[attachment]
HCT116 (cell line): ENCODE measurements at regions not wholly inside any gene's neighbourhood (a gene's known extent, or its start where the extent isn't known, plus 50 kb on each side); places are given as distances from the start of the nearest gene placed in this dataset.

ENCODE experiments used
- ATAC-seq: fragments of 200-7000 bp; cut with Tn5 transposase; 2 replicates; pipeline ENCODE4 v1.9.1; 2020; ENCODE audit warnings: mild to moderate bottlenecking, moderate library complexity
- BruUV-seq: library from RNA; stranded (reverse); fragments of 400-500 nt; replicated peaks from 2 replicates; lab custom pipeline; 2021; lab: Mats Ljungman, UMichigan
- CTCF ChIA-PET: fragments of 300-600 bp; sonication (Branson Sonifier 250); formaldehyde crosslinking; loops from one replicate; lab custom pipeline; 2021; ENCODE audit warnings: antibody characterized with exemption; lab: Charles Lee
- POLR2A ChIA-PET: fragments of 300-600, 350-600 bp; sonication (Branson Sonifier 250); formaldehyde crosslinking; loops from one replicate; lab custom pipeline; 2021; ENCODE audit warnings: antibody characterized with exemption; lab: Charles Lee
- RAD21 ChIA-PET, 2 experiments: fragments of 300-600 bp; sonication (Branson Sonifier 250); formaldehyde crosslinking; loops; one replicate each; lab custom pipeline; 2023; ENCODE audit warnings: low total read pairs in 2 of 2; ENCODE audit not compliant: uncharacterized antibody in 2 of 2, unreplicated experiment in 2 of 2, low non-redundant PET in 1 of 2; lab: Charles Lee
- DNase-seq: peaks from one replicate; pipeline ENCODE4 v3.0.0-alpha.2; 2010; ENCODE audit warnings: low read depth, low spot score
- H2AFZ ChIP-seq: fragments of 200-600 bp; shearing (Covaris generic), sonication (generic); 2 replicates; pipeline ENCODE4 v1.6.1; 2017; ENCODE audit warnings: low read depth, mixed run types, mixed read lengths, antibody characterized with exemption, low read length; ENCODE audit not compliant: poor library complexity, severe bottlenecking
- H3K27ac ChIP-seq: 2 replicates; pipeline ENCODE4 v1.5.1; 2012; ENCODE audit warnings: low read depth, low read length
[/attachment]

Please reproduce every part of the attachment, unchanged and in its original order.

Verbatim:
HCT116 (cell line): ENCODE measurements at regions not wholly inside any gene's neighbourhood (a gene's known extent, or its start where the extent isn't known, plus 50 kb on each side); places are given as distances from the start of the nearest gene placed in this dataset.

ENCODE experiments used
- ATAC-seq: fragments of 200-7000 bp; cut with Tn5 transposase; 2 replicates; pipeline ENCODE4 v1.9.1; 2020; ENCODE audit warnings: mild to moderate bottlenecking, moderate library complexity
- BruUV-seq: library from RNA; stranded (reverse); fragments of 400-500 nt; replicated peaks from 2 replicates; lab custom pipeline; 2021; lab: Mats Ljungman, UMichigan
- CTCF ChIA-PET: fragments of 300-600 bp; sonication (Branson Sonifier 250); formaldehyde crosslinking; loops from one replicate; lab custom pipeline; 2021; ENCODE audit warnings: antibody characterized with exemption; lab: Charles Lee
- POLR2A ChIA-PET: fragments of 300-600, 350-600 bp; sonication (Branson Sonifier 250); formaldehyde crosslinking; loops from one replicate; lab custom pipeline; 2021; ENCODE audit warnings: antibody characterized with exemption; lab: Charles Lee
- RAD21 ChIA-PET, 2 experiments: fragments of 300-600 bp; sonication (Branson Sonifier 250); formaldehyde crosslinking; loops; one replicate each; lab custom pipeline; 2023; ENCODE audit warnings: low total read pairs in 2 of 2; ENCODE audit not compliant: uncharacterized antibody in 2 of 2, unreplicated experiment in 2 of 2, low non-redundant PET in 1 of 2; lab: Charles Lee
- DNase-seq: peaks from one replicate; pipeline ENCODE4 v3.0.0-alpha.2; 2010; ENCODE audit warnings: low read depth, low spot score
- H2AFZ ChIP-seq: fragments of 200-600 bp; shearing (Covaris generic), sonication (generic); 2 replicates; pipeline ENCODE4 v1.6.1; 2017; ENCODE audit warnings: low read depth, mixed run types, mixed read lengths, antibody characterized with exemption, low read length; ENCODE audit not compliant: poor library complexity, severe bottlenecking
- H3K27ac ChIP-seq: 2 replicates; pipeline ENCODE4 v1.5.1; 2012; ENCODE audit warnings: low read depth, low read length